Where is Marketing Data Science Headed?

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Many associate “data science” with self-driving cars, artificial intelligence, smart cities and bioinformatics, though it is increasingly part of marketing. Marketing data science is multifaceted but at its core is personalized marketing, a high-tech extension of direct marketing. Two manifestations of it, personalized ads and recommendations, are now so ubiquitous that they often escape our notice.

Introduction to Algorithmic Marketing (Katsov) and Digital Marketing Analytics (Hartman) are two books that provide excellent overviews of how data science is used in marketing. The Data and Marketing Association website may also be of interest to many readers, and the JM-MSI Special Issue: “From Marketing Priorities to Research Agendas” offers a deep dive from an academic perspective.

As is anything, marketing data science is affected by exogenous factors such as economic downturns and technological innovation, not to mention pandemics. Privacy legislation as well as the popularity of ad blockers and search engines which do not track are having an impact. A “cookieless future” is already the subject of blogs and articles.

Another topic that can become quite heated is the efficacy of personalized marketing in the first place. Some maintain it doesn’t really work from a technical standpoint, that is, that personalized ads and recommendations do not actually reach the right people at the right time, or the right people at any time.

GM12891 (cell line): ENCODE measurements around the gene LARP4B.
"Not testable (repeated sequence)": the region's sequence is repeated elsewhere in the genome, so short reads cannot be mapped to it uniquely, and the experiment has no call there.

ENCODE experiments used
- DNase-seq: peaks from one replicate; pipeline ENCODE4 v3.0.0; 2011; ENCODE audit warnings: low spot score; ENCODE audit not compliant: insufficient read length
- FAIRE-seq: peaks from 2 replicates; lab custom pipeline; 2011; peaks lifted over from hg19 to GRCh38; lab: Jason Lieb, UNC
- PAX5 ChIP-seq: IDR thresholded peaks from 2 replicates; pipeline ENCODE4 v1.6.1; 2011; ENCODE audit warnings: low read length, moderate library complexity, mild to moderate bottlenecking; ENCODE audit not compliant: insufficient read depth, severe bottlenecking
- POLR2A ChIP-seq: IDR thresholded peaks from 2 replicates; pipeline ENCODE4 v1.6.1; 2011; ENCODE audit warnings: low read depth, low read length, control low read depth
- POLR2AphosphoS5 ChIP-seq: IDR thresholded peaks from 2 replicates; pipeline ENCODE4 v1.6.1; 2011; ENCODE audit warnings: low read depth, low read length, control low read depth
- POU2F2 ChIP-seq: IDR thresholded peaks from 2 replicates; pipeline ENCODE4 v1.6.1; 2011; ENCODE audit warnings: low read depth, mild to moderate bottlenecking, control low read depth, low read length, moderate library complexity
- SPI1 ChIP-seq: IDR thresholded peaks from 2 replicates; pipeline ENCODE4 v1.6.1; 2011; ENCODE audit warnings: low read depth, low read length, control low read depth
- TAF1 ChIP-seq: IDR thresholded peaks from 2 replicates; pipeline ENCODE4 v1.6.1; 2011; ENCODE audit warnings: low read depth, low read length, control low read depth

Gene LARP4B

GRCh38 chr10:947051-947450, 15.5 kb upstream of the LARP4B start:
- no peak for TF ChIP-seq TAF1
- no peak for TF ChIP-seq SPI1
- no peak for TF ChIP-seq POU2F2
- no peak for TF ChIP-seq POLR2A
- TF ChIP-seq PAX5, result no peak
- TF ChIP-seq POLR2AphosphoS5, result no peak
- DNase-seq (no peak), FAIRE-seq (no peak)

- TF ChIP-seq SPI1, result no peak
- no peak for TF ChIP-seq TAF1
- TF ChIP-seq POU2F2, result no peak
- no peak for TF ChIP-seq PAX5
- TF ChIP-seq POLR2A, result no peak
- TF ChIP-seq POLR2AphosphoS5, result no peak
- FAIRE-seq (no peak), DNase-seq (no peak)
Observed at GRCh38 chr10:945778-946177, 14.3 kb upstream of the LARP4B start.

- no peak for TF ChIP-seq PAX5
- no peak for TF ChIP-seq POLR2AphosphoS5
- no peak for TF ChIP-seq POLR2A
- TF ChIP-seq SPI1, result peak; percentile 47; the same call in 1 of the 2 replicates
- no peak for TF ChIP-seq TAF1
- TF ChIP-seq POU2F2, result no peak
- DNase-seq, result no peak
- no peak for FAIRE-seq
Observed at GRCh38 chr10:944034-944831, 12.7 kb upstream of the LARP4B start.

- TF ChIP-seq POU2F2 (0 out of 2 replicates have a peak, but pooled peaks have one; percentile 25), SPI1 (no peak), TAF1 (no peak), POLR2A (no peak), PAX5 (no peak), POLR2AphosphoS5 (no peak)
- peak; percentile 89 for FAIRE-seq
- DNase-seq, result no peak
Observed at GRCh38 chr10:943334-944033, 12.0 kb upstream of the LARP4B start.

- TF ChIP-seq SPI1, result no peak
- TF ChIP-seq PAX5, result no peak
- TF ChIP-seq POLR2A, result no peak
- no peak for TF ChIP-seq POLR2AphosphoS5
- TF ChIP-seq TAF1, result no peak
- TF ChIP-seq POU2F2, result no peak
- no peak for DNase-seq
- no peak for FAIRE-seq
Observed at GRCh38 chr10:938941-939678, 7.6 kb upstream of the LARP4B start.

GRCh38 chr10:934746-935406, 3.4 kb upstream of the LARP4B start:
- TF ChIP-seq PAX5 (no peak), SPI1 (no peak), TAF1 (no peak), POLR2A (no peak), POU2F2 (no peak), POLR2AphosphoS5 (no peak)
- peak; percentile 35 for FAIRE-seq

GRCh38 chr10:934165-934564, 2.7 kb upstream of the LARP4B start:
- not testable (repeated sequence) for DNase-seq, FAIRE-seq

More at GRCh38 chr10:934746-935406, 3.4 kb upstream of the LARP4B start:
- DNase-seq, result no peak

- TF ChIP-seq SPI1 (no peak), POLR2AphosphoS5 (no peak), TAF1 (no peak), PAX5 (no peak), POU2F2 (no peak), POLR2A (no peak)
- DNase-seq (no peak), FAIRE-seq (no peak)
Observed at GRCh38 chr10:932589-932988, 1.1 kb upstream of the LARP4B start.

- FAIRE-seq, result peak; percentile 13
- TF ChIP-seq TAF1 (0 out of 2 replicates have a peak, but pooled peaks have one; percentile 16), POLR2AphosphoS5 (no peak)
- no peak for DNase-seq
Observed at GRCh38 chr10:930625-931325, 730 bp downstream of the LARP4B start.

Part of this is a data issue. Not a small amount of the “big data” used in digital marketing consists of imputed and aggregate data that have been mashed together. Marketing scientists and others who analyze and model data know that missing data and even small errors in a single data file can wreak havoc on our analytics.

Of course, this is just one point of view and many will contend that personalized marketing is more effective than mass marketing or the macro segmentation most familiar to marketing researchers.

Predictive analytics as currently practiced is mainly concerned with the What (which includes where, how, by whom, and how often) but not the Why. Understanding why consumers behave as they do can help marketers predict their future behavior, communicate effectively with them, and design products they’ll like. Inferring why they behave as they do from what they’ve done in the past is not always straightforward because different people may do the same things for different reasons. They might also do different things for the same reasons.

A simple example would be household cleaners. One person might buy Lysol Clean most often because of its disinfectant properties, and another because it’s easy to find where they usually shop. One person might use Goo Gone because they like its fragrance, and someone else Citrasolv because they like its fragrance.

Another concept sometimes called the multiple me also comes into play. This notion reflects the simple fact that consumer behavior often varies according to occasion or motivation – buying wine for cooking versus buying wine to celebrate a promotion being one illustration. Our behavior can also vary with time due to changes in personal circumstances, such as marriage, birth of a child, a promotion or relocation. Our tastes may change too.

As a result, when the Why is overlooked much is missed.